High grade serous ovarian cancer is the hardest to treat, with around 2800 cases in Canada each year. Despite its severity, little is known about the mutations to each tumour’s DNA that allows it to spread and ultimately lead to mortality. These tumours can be treated with chemotherapeutic drugs but over time they become resistant to treatment. Discovering the molecular features that allow tumours to evade chemotherapy and what is unique about the subset of patients in which this happens would allow us to design novel therapies to prevent this. In the last two years the technology has sufficiently advanced to measure both DNA mutations and RNA expression (a proxy for each cell’s behaviour) in individual tumour cells. However, this wealth of data will be impossible to interpret without modern statistical frameworks that scale to large data sizes. We plan to create methods that allow us to reconstruct the “tree of life” for each tumour sample--allowing us to work out which cells mutated from others and in doing so tracking the sequences of mutations that confer resistance to chemotherapy. We will extend this methodology to understand mutations over time as cells are perturbed by the applications of various drugs and to work out the relative contributions of the cells’ innate resistance (mutations) and adaptive resistance (by changing their gene expression behaviour) to chemotherapy resistance. This research has strong potential to impact clinical care as it will lead to new understandings of why certain patients don’t respond to chemotherapy and could culminate in new treatment methods to suppress chemotherapy resistance.
Why did you decide to pursue a postdoctoral fellowship at UBC? Did you consider other opportunities?
The setup in Vancouver is ideal for this type of research providing a synergy between statistical methodology development and applications to cancer data--the BC Cancer Agency has numerous experiments that continually produce exciting data to analyze, while at UBC the Department of Statistics and Data Science Institute provide a good environment for novel methods development.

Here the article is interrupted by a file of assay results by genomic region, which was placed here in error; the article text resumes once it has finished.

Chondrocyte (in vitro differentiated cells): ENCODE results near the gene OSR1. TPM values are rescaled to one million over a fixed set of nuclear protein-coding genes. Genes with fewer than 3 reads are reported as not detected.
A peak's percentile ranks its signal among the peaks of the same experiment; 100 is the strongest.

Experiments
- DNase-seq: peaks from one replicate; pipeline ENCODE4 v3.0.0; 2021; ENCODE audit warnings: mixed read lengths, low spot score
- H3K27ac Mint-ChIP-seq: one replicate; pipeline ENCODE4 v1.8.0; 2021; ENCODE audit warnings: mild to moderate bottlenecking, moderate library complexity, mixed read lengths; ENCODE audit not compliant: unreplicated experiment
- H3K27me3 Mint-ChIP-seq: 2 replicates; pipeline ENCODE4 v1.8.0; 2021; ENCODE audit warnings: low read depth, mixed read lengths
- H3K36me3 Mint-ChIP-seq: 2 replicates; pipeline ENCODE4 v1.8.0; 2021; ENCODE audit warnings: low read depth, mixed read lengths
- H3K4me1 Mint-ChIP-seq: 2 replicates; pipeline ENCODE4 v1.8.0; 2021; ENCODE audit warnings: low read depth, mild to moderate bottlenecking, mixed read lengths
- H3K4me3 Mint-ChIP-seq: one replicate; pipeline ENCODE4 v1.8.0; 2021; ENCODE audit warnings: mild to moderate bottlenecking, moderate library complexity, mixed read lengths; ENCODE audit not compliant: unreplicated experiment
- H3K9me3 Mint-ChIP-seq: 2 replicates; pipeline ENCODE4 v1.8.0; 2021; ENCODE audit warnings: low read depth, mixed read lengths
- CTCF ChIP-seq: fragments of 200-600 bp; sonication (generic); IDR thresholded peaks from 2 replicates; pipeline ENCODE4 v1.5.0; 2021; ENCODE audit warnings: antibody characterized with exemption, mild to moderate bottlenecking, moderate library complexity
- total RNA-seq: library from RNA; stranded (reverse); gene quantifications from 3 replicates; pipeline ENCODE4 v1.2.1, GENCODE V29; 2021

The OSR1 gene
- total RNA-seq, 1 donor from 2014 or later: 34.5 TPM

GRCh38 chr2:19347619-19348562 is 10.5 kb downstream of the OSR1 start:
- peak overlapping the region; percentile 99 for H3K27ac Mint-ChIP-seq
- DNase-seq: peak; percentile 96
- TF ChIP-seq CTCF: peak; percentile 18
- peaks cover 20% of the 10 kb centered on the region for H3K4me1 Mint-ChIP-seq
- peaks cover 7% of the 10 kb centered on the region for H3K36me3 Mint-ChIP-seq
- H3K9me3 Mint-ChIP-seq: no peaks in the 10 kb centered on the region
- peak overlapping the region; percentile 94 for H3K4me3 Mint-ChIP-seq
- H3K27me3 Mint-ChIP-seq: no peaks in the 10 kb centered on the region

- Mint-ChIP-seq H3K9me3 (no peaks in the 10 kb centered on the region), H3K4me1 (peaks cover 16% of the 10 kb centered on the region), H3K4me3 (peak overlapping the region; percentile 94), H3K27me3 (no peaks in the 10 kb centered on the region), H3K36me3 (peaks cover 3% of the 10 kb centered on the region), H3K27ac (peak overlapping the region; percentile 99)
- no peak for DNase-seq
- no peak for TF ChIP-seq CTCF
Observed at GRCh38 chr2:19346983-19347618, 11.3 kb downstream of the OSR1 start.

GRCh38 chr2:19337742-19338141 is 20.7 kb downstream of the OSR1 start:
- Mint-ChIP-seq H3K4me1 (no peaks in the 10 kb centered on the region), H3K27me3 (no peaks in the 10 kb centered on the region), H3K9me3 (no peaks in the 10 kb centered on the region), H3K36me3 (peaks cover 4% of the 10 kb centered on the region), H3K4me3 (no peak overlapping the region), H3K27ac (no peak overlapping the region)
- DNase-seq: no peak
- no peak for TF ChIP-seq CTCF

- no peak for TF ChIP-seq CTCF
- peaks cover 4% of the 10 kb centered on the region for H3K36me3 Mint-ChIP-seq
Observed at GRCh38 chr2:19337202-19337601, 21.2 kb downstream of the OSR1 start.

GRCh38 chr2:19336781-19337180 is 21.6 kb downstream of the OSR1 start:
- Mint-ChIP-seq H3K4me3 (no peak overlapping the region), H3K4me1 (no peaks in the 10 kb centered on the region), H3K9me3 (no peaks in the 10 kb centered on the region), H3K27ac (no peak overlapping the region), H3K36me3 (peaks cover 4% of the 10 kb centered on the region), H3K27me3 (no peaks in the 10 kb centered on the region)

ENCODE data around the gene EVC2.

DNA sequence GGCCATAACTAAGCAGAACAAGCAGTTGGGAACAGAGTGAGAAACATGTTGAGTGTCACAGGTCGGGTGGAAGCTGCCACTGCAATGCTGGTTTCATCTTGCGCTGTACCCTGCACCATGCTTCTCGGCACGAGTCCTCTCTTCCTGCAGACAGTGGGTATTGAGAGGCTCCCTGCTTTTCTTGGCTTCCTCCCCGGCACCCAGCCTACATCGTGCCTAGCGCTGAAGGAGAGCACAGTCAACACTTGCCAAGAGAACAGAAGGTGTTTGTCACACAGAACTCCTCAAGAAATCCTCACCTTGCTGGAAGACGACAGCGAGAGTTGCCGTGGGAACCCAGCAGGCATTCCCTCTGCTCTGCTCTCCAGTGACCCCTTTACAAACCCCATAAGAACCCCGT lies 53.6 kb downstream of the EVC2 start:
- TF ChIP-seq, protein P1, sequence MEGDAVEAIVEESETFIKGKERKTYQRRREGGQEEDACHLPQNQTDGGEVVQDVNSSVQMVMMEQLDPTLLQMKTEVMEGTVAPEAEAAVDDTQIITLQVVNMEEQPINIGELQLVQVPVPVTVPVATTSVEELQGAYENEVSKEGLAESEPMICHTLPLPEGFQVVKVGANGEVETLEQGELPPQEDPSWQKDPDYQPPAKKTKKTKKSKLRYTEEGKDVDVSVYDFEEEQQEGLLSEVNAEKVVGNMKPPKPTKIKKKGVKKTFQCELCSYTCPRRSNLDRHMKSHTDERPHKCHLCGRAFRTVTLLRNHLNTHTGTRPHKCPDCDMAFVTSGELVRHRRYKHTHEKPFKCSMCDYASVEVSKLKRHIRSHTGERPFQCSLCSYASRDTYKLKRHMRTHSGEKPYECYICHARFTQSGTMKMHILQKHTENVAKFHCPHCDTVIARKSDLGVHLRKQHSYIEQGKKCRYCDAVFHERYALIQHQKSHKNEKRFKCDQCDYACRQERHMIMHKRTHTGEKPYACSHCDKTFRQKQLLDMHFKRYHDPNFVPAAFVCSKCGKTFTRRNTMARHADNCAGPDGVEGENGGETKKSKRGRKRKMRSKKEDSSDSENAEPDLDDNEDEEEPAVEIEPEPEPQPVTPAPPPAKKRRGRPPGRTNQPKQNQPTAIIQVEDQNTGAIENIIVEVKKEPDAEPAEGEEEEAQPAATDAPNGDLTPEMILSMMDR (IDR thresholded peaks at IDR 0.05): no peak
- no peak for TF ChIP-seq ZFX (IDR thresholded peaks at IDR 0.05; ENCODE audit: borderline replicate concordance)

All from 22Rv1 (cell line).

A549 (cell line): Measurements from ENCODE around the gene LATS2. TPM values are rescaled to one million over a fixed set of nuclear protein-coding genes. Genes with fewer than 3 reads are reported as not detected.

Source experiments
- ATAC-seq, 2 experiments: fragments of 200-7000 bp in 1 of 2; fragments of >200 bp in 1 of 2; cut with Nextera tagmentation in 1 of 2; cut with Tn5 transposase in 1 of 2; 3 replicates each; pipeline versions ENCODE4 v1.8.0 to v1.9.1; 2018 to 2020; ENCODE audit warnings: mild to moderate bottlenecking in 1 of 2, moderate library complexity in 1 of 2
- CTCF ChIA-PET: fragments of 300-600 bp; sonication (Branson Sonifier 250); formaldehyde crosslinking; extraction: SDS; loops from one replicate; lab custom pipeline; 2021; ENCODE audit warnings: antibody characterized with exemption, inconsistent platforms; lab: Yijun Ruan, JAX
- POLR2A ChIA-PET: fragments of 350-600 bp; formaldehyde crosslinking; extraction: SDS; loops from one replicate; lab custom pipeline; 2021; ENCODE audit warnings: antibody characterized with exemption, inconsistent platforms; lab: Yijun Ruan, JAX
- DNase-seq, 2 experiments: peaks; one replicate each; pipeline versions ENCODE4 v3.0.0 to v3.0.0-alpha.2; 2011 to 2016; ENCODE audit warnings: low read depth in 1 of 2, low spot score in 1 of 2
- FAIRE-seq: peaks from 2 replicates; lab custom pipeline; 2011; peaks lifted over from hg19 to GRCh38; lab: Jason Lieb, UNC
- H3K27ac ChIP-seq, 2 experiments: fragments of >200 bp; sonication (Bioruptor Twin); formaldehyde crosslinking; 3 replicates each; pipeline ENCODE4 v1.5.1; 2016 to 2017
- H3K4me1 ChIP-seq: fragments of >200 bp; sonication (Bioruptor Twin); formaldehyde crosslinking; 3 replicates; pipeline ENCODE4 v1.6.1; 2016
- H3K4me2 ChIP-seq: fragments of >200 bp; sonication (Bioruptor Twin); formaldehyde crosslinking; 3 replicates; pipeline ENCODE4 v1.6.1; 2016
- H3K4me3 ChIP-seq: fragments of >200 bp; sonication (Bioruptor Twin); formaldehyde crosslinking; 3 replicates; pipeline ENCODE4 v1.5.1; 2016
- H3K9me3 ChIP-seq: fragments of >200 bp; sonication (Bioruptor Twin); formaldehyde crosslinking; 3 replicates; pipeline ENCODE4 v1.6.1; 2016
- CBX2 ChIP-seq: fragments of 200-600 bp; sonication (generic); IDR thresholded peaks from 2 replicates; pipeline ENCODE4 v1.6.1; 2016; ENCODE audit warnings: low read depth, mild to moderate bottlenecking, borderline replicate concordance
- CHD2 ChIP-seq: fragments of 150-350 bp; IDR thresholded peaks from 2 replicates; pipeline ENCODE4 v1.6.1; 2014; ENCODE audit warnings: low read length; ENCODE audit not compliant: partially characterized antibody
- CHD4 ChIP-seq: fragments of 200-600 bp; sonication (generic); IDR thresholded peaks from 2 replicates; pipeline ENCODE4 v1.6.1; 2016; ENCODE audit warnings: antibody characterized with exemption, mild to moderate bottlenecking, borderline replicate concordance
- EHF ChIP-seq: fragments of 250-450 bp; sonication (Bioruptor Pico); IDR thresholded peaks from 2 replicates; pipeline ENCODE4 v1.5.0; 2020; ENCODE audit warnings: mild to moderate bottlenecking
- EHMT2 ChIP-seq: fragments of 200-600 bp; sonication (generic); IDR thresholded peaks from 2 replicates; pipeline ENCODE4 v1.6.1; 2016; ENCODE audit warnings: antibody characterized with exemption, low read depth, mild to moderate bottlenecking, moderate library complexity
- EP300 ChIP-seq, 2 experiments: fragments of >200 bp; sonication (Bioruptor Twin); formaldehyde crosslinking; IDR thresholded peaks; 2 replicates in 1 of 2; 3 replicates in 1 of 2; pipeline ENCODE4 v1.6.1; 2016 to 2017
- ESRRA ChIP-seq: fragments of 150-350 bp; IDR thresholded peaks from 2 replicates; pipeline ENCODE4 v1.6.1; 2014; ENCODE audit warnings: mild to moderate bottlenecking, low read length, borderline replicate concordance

What advice do you have for new postdoctoral fellows?
As a fairly new postdoc myself this should be taken with a pinch of salt--find a research group that will support you to develop and take ownership of your own projects as this is important for both career development and self satisfaction!
What do you like to do for fun?
I enjoy running and playing squash when joints allow, as well as travelling and reading.
What is the most enjoyable aspect of your postdoctoral fellowship?
Though a lot of our work is statistical modelling that can feel abstracted from the real world, we do discover new science through it, such as a gene being implicated in a particular cancer or discovering a new cell type. To be the first person ever to find such a thing is a pretty cool feeling.
What in your life or career has prepared you for this position?
Supervision during my PhD from Chris Yau really pushed me to do better. On my first month he asked me to submit some work to a conference. When I pointed out that we hadn't actually done any of it yet, he just said that by the time the conference came around I would have. That sort of encouragement is very important.
What does receiving this award mean for your career?
The Banting Postdoctoral Fellowship is a very prestigious award that will be a good first step in starting independent research. It will also allow me to focus on a very important research problem for two years.